Friday, December 20, 2013

A Champion for Every Student!

Being a champion to each and every student each and every day is a great goal for each of us for the New Year.  On this last day before break I know that many teachers are tired, ready for a break and have given 2013 their all because you are CHAMPIONS!

Have a great holiday break and enjoy this message:

LucidPress - Online Print and Digital Media

Transitioning our students from a Microsoft Office setting to Google Docs with a Chromebook has meant that we have turned to the web to find other resources to do some of the things that we have done before and are not ready to give up.  Creating professional looking print media (reports, newsletters, presentations, flyers, books, etc) can be done with Google Docs, but variety and formatting option are often limited.  LucidPress is the answer and it is a great tool!
LucidPress is a great solution to publishing and presenting.  The great news is that students and staff with Google Apps for Education can log in with their Google accounts easily by clicking on the Google button that appears after clicking "sign in" from the top right-hand corner.  This will link your Google Drive to LucidPress so that you can save documents into a LucidPress folder in Google Drive. In addition, you will  find that when you click "create" in Google Drive, LucidPress will be a new choice in your options for the type of document you would like to create.  LucidPress is collaborative just as you find with other Google Docs so you and your peers can work together to create dynamic media together.
There are just too many great things about LucidPress to talk about so I have included their 60 second video introduction and a short list of the things I love about LucidPress below.  Enjoy!
What I love about LucidPress:

  • It works on a Chromebook!
  • It allows kids to sign in with Google Accounts
  • It integrates with Google Drive
  • It is collaborative
  • It has many creative options
  • It looks professional
  • It prints well and looks great digitally
  • It is easy to use -  mostly drag and drop
  • They have Tutorials!
I could go on, and on, and on!

Tuesday, December 17, 2013

Screencasting Made Easy - Using Screenr

As we approach the winter break I am sure you are thinking, "Boy, what will I do with all this time on my hands?  No students, no papers to grade, no lessons to plan for."  I have a great solution, try some screencasting! (You know I am joking, right?)
If you are unfamiliar with the concept of screencasting, screencasting is when you make a digital recording or simple movie of the output of your computer.  It often includes audio and is commonly one of the tools used to flip lessons in a flipped classroom.  Screencasting can be intimidating, although the benefits of teaching using screencasting certainly outweigh the effort.  A screencast of the steps to complete a task in a classroom can reach students at many levels.  It is an easy way to differentiate as students can replay the steps as many times as needed, parents can watch then assist their children in the steps you have given and you have an easy review for classroom assessments. Some teachers even use screencasting as an assessment by having students create a screencast of a topic to demonstrate understanding.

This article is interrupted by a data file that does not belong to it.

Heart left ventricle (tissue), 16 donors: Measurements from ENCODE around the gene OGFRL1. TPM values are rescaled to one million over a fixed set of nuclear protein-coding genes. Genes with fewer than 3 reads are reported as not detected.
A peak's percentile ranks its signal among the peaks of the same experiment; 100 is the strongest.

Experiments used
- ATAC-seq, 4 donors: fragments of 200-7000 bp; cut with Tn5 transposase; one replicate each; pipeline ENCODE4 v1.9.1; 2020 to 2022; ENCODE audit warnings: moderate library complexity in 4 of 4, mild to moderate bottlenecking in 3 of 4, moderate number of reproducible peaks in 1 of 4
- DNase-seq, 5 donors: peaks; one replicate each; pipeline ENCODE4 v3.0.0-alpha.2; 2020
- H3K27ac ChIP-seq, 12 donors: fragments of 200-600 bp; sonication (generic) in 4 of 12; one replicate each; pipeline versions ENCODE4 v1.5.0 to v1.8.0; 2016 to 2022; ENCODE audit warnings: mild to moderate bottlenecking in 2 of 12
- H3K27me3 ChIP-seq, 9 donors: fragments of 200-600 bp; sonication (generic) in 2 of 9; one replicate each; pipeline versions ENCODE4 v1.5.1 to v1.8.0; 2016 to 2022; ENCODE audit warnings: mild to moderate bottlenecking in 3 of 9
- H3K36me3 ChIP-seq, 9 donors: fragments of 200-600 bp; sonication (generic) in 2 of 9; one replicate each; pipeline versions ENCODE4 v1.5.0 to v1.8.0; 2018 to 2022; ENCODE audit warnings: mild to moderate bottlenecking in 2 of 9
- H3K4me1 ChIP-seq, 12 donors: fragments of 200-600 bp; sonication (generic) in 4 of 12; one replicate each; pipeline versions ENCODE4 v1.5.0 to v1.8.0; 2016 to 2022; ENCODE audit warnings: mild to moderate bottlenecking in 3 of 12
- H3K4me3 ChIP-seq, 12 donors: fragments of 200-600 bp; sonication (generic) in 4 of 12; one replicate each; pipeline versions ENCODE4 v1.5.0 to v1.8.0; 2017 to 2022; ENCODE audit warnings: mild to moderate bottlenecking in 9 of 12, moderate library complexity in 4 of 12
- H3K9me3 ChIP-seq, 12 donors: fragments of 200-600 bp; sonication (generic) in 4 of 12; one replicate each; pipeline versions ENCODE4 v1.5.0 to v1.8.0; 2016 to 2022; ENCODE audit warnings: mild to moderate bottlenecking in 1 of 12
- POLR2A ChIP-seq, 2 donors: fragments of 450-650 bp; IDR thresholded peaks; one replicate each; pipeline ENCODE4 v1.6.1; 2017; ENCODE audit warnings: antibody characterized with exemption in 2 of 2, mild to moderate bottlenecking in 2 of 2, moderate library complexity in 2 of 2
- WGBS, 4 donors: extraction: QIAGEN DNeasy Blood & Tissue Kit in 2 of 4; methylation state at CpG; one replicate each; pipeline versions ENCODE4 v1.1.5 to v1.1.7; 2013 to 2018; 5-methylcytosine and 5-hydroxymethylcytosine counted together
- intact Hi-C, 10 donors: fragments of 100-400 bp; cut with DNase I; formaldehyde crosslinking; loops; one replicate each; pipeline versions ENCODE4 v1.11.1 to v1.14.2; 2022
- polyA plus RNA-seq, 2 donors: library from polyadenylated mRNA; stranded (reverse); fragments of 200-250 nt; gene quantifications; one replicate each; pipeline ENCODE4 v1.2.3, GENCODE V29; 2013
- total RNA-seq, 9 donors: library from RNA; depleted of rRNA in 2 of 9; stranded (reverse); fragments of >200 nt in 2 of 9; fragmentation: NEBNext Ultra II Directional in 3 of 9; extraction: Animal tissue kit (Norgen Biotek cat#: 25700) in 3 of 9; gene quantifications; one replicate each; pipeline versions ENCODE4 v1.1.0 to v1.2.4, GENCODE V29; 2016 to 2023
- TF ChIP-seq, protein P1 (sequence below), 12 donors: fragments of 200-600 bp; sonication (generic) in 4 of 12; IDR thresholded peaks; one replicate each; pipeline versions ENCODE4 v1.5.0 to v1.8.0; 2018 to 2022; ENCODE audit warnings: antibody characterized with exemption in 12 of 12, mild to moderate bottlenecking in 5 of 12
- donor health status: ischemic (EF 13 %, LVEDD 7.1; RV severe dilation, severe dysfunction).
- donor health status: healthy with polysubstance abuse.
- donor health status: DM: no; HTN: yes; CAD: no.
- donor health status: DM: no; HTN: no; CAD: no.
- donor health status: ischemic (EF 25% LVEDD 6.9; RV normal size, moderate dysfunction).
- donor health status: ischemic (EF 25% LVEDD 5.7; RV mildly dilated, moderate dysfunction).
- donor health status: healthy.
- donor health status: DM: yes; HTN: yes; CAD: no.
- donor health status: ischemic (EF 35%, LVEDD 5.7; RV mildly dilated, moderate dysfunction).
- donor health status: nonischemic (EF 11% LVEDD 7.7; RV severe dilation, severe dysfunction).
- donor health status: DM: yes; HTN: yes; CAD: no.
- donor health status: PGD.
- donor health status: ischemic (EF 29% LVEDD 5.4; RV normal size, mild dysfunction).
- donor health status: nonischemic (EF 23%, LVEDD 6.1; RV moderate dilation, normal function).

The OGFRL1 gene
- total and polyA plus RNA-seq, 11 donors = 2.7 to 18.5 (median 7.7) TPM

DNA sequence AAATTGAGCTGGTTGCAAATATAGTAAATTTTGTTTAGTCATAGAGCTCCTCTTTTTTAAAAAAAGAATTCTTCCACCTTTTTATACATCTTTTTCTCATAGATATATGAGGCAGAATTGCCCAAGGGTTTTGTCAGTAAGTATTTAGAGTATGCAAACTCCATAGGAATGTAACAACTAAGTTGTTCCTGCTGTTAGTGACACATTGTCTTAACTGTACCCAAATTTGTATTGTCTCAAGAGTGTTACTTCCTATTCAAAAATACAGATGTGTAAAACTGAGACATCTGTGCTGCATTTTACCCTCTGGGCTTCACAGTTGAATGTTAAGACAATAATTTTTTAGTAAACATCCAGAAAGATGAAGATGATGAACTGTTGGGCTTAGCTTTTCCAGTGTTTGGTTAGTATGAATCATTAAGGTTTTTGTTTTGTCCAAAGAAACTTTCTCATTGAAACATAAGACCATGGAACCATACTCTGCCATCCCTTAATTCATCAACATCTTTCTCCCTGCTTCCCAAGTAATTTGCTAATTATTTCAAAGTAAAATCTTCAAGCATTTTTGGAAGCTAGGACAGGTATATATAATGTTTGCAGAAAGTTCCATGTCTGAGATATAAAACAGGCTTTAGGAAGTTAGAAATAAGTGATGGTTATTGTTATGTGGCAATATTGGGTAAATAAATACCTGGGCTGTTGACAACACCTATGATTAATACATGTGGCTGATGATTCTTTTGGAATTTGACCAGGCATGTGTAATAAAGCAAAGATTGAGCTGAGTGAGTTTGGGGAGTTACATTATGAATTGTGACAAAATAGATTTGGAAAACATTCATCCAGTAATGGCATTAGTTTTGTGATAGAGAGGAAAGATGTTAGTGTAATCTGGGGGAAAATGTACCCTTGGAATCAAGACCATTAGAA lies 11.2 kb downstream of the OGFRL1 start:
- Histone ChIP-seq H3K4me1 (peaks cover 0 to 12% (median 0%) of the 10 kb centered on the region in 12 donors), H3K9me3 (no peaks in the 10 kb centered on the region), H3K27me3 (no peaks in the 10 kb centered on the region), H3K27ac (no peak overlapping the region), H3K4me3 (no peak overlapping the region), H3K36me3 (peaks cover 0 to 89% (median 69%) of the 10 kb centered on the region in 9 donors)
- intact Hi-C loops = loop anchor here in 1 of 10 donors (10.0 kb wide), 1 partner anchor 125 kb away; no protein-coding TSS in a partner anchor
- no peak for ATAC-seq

Want to give it a try?  One tool you might start with is Screenr.
This online tool is easy, simple and will work with the district laptops.  You have a built in microphone so no additional equipment is needed.  Consider screencasting a lesson in January. Give it a try!
The tutorial on the main page from Screenr will help you get started. Video can also be seen at

Saturday, December 14, 2013

Docs Quickly Extension - 2 Clicks!

All people are different and have different tolerance levels for different things that occur in a day.  One thing that I know about myself is that I have a low"click tolerance".  
Click Tolerance in the Rachel Yurk dictionary is defined as:  The number of times one must "Click" the mouse to navigate the to the desired resource. 
In my world that tolerance level tends to be on the low side.  Which means I get annoyed when I have to click many times to go where I want to go on the computer.  Think about the process of opening a Google Doc, Sheet, Presentation, Form, etc.  While there are many ways to do that, I find that having one easy way to launch a new doc satisfies my desire for fewer clicks in life.
This great extension appears along side the URL bar in your Chrome Browser as a folder with a Green +.  When you click on the folder the image below appears allowing you to launch a Doc, Presentation, Spreadsheet, or Drawing.  I counted, TWO CLICKS!  Love it!

Friday, December 13, 2013

Google Launches Google Tips

This week Google launched a new site called Google Tips.  

This great site is well organized into the different tools using cards of which you flip that give you tips on how to use their products. The products included in the ips are Google Search, Gmail, Google Chrome, Android devices, YouTube, Maps, Docs, Drive, Play, Calendar, Keep, News and Google+.   As you can see below, the Tips page is organized into cards.  Each card contains a sentence about the tip and the icon of what Google product it relates to.

Upon opening the card, it flips over and loads the content.  It give you a small supply list of things you need to use this idea as well as step by step directions on how to try out the tip.  I opened the tip "Ask Google to fetch your stuff" from the card above and this is what I found.